Ford Motor Co. began a new era today with a ceremony marking the start of production of the Ford Transit van at its Kansas City Assembly Plant in Claycomo, Mo.
The Transit will replace the venerable Ford E-series van, first sold in 1961 as the Ford Econoline. Ford will continue making the E series for awhile during the 2014 calendar year as it ramps up Transit production.
Ford has invested $1.1 billion and added 2,000 new jobs to the Kansas City Assembly Plant. Ford said it has reached 75 percent of its goal of creating 12,000 hourly jobs in the U.S. by 2015.
“Our investment in Kansas City Assembly Plant for Transit production is about delivering world-class commercial vans for a new generation of commercial customers,” said Joe Hinrichs, Ford president of the Americas, in a statement.
The Transit marks an ambitious effort by Ford to expand its commercial vehicle business with a versatile van that was developed in Europe in 1965. The Transit is now sold in 118 countries. In North America, Ford will offer the Transit van and wagon in three body lengths, two wheelbases and three roof heights along with chassis cab and cutaway versions. The Transit will come in two trim levels: XL and XLT.
The Transit comes with a standard 3.7-liter V-6 engine, and the same 3.5-liter EcoBoost engine used in the F-150 pickup and a 3.2-liter Power Stroke diesel engine. All engines are mated to a six-speed automatic transmission in a rear-wheel-drive configuration.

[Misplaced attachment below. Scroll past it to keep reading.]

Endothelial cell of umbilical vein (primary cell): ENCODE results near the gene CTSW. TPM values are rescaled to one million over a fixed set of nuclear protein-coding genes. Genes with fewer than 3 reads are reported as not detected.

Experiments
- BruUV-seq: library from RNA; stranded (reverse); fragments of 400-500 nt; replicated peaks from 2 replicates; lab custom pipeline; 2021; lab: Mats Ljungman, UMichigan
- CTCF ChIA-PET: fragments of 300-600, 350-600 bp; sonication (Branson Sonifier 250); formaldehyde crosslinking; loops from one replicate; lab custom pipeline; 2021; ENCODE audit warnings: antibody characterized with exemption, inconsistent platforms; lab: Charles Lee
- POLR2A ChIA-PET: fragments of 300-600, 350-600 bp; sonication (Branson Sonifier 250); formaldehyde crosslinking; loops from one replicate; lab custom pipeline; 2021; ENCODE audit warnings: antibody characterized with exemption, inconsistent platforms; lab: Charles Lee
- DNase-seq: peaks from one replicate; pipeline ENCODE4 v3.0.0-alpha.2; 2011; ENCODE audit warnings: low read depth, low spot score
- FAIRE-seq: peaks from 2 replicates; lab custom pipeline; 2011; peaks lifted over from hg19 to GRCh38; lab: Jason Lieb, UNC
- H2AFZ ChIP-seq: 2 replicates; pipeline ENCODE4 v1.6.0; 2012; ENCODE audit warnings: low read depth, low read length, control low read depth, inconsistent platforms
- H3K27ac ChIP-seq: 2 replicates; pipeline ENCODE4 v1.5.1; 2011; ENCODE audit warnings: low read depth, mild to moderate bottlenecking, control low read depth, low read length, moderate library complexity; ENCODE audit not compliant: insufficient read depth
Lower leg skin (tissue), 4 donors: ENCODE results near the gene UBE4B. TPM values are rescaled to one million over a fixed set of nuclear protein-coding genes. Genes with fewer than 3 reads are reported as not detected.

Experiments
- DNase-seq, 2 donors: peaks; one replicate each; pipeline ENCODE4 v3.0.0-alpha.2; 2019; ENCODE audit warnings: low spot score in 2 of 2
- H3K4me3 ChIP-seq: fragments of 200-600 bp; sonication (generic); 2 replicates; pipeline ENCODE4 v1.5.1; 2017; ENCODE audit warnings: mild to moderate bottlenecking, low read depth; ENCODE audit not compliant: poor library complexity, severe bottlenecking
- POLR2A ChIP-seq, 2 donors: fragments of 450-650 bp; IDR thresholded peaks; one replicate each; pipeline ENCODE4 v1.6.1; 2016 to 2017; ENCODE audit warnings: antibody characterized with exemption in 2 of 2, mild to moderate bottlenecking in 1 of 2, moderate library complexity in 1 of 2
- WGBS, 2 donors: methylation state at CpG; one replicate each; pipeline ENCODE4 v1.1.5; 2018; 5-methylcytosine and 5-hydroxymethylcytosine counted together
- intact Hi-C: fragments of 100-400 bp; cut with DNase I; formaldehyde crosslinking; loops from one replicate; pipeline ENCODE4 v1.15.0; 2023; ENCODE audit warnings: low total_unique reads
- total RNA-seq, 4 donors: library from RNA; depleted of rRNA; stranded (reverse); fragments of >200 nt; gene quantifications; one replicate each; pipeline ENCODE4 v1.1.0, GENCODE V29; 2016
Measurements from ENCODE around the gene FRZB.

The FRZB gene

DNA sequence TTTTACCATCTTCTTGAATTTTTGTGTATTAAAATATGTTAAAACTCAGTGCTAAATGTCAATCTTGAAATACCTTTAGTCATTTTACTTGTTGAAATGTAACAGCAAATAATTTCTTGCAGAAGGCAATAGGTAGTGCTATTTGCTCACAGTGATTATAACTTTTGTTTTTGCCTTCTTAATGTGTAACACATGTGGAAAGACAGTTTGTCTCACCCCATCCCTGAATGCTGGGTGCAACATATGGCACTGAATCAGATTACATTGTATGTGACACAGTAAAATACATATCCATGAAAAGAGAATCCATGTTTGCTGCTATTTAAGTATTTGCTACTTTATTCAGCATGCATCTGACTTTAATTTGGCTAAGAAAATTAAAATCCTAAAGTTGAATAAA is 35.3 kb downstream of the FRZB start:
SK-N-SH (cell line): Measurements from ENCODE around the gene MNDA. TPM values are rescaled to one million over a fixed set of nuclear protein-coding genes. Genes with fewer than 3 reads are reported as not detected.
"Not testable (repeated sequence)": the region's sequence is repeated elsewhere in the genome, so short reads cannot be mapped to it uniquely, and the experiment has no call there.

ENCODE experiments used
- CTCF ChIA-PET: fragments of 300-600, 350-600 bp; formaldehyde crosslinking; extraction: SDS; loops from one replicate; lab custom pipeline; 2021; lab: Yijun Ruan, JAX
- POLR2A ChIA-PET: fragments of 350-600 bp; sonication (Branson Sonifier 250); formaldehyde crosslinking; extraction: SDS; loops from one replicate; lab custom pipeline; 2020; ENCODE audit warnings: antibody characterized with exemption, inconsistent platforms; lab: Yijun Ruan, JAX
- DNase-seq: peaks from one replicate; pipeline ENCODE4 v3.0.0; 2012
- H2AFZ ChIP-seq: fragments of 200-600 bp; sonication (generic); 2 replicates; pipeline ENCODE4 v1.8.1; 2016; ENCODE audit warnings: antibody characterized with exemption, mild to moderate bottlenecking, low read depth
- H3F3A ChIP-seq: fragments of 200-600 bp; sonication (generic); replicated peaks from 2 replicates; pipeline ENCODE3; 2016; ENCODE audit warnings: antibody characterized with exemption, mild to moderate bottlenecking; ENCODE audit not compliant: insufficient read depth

The high-roof version of the Transit -- with 81.5 inches of maximum interior cargo height -- has enough headroom for a person 6 feet, 8 inches tall to stand upright.
The new Transit van offers as much as 487 cubic feet of cargo space and 4,650 pounds of maximum payload capacity. The Transit van delivers a maximum towing capacity of 7,600 pounds, Ford says.
In some configurations, Transit offers as much as much as 75 percent more cargo space than the biggest version of the outgoing E series, Ford claims.
The Transit gives Ford a modern commercial van to go up against the likes of the Mercedes-Benz Sprinter. Because of the variety of wheelbases, body lengths and roof heights, it also presents dealers with a challenge in figuring out which configurations to stock.
In addition to Transit, Ford’s Kansas City Assembly Plant produces regular, super and crew cab versions of Ford F-150. The plant employs 4,878 hourly workers on three crews. The third crew was added in the third quarter of 2013.
Ford will begin production of the next generation, all-aluminum F-150 in the first quarter of 2015.